Jo-Ellen Sarnelli has always been an active person. Living just a block away from the beach, the 54-year-old Island Park, NY, resident spends her weekdays commuting to Manhattan for work and her free time running along the water’s edge, riding bikes, enjoying the boardwalk and chasing after her four children.
Jo-Ellen is also an avid traveler. She and her husband love to visit the world’s most gorgeous landscapes—hiking, exploring and seeing the sights. She is particularly fond of visiting Italy, where her father was born. But all of those activities got sidelined when she started feeling tired and run-down a few years ago.
“I’ve always been in pretty good shape but I started having trouble going up and down the subway stairs. I thought I was just slowing down a bit since I was getting older,” she said. “But then I took a spin class one day and thought I was going to pass out. I realized something wasn’t right and I needed to get checked out.”
Jo-Ellen went to see her primary care physician for a routine physical to figure out what might be going on. She said she hadn’t considered a heart issue. But when the doctor sent her for an echocardiogram, it revealed a problem with the mitral valve in her heart. To fix it, and get her energy back, she would need immediate surgery. But there was a catch.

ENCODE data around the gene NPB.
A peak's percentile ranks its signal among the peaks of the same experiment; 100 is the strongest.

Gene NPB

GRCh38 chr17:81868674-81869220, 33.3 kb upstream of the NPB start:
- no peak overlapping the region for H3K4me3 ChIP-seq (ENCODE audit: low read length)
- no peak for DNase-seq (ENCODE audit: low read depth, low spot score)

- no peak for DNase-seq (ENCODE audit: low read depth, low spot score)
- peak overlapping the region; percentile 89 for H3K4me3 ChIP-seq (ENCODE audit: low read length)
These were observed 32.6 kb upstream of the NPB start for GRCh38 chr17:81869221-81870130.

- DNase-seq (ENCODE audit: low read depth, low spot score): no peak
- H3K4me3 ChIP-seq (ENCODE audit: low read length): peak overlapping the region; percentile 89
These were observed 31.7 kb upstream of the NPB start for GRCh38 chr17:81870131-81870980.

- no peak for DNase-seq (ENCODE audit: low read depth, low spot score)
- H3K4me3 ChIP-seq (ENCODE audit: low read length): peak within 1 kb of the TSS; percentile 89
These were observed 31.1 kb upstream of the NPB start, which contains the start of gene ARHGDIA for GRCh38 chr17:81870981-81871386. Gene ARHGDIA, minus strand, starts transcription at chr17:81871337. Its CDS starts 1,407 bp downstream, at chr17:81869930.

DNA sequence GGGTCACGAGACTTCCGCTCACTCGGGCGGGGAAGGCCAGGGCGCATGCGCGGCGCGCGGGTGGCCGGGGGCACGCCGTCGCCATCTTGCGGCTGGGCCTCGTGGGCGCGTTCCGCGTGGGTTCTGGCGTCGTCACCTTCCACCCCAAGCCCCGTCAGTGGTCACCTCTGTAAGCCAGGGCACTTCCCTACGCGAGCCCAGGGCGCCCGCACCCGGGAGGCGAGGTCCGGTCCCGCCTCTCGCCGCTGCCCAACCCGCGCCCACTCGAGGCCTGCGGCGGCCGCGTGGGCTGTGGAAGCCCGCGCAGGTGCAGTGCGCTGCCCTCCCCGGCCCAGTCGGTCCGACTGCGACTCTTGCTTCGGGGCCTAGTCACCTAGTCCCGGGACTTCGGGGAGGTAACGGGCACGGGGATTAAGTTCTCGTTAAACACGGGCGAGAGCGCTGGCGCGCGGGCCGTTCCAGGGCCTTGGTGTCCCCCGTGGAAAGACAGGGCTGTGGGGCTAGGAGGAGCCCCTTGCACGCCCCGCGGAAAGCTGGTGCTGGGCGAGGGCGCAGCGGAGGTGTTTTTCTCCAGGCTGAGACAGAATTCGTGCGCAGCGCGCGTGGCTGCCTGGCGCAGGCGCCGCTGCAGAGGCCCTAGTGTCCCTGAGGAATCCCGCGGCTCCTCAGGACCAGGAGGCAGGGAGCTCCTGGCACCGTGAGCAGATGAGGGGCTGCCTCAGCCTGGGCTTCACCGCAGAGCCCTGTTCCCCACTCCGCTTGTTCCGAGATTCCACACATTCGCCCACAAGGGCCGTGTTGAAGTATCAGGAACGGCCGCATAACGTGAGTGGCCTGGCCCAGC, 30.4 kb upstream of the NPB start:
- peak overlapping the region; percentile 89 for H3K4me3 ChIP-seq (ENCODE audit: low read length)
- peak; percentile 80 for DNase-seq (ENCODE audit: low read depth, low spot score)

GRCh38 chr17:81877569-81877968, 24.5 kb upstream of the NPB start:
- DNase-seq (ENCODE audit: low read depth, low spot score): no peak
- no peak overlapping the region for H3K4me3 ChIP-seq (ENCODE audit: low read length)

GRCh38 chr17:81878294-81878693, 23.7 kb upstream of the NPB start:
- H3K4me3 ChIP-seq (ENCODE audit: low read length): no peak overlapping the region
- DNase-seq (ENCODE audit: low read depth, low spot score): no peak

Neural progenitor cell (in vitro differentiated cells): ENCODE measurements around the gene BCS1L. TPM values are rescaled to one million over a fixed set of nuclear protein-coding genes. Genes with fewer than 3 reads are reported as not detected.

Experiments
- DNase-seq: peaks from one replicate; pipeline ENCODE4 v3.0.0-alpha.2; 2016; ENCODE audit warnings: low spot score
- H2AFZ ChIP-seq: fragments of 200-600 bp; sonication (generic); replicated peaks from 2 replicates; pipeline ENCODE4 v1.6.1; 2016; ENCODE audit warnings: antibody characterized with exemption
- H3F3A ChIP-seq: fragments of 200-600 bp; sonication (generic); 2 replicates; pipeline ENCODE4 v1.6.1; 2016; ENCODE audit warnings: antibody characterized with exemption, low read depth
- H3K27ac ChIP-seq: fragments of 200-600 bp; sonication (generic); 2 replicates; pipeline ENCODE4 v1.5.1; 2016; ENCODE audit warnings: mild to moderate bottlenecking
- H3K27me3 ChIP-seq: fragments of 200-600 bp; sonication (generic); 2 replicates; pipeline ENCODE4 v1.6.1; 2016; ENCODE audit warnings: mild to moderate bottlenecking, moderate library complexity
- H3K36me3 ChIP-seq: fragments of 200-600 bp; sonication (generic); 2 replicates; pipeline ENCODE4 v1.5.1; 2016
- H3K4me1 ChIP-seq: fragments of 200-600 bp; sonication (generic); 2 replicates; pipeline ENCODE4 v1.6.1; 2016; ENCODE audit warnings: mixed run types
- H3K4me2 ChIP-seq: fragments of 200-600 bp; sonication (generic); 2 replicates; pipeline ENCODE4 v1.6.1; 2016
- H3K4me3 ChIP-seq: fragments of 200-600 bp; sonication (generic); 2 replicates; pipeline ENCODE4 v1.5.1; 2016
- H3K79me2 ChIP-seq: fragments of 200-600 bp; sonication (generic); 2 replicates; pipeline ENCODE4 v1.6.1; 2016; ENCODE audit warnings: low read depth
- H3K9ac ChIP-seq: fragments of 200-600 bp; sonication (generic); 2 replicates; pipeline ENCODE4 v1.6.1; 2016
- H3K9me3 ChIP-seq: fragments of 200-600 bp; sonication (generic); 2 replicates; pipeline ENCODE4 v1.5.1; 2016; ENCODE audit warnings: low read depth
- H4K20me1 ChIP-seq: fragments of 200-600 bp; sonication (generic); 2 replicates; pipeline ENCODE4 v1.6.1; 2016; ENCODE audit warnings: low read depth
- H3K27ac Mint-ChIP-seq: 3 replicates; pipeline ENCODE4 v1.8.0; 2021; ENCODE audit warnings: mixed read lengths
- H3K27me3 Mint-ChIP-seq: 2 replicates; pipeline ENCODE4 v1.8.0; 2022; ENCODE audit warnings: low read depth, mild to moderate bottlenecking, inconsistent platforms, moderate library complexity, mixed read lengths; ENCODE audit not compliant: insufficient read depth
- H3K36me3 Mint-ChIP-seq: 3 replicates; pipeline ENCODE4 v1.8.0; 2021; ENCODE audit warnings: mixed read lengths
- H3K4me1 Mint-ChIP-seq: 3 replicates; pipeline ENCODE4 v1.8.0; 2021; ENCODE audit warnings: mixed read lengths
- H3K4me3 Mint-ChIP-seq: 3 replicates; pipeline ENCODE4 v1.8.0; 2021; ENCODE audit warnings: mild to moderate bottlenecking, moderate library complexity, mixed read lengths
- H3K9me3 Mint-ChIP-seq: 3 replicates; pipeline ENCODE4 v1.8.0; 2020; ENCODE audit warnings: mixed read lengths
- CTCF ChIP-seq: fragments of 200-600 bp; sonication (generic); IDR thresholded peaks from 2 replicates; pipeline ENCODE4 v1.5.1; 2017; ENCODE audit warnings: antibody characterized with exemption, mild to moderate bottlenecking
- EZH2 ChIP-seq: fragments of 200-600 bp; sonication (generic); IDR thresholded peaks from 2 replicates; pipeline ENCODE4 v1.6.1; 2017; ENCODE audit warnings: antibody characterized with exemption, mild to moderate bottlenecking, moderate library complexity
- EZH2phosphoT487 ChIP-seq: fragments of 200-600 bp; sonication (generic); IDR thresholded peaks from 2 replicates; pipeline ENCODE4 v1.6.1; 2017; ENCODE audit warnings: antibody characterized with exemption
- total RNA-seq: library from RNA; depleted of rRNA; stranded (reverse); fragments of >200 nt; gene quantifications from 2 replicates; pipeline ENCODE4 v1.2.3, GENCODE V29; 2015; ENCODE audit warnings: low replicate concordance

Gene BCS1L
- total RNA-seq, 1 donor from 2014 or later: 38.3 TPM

“I had breast cancer about 12 years ago. After my mastectomy, they built my new breast using tissue and muscle from my stomach, which is the way they did it at the time,” she explained. “Because that muscle feeds that tissue with blood, the doctors couldn’t cut through it—as they would in a traditional open-heart surgery, without risking the tissue dying. All of a sudden, what was supposed to be a pretty straightforward thing became a pretty complicated case. It was important to find the right doctor to help me.”
Jo-Ellen needed to find a surgeon that could offer her minimally invasive mitral valve surgery that could leave the vital muscle tissue, pulled across her chest, intact. Luckily, she comes from a family of nurses; they helped her research what procedures might be available to her, what to look for in a doctor and what questions to ask about different surgical options. After Jo-Ellen’s sister posted on a community social media page asking for recommendations for reputable heart surgeons, Jo-Ellen learned about Nirav Patel, MD, the vice chair of cardiothoracic surgery at Lenox Hill Heart & Lung.
“Where other doctors tried to fit their expertise to my surgery, Dr. Patel offered personalized options and gave me a voice in what worked best for me,” she said. “He was able to do a minimally invasive procedure, making a small incision under the breast and get in to fix the valve.”
Jo-Ellen knew she had selected one of the best places in the country to receive this specialized care: Lenox Hill Heart & Lung was named one of Healthgrades’ 100 best heart programs in America, five years in a row—among the top 5% of programs in the U.S. But Jo-Ellen said that Dr. Patel had more than just the right kind of medical expertise. She said he and his team were thoughtful, accommodating and compassionate.
“Dr. Patel is such a kind man. And certainly, I was looking for a surgeon with the right skillset but it’s just as important that a doctor be kind to the patient—and he really was,” she said. “I’ve had a lot of surgeries in my day and I can’t tell you how much that kindness can really make a difference.”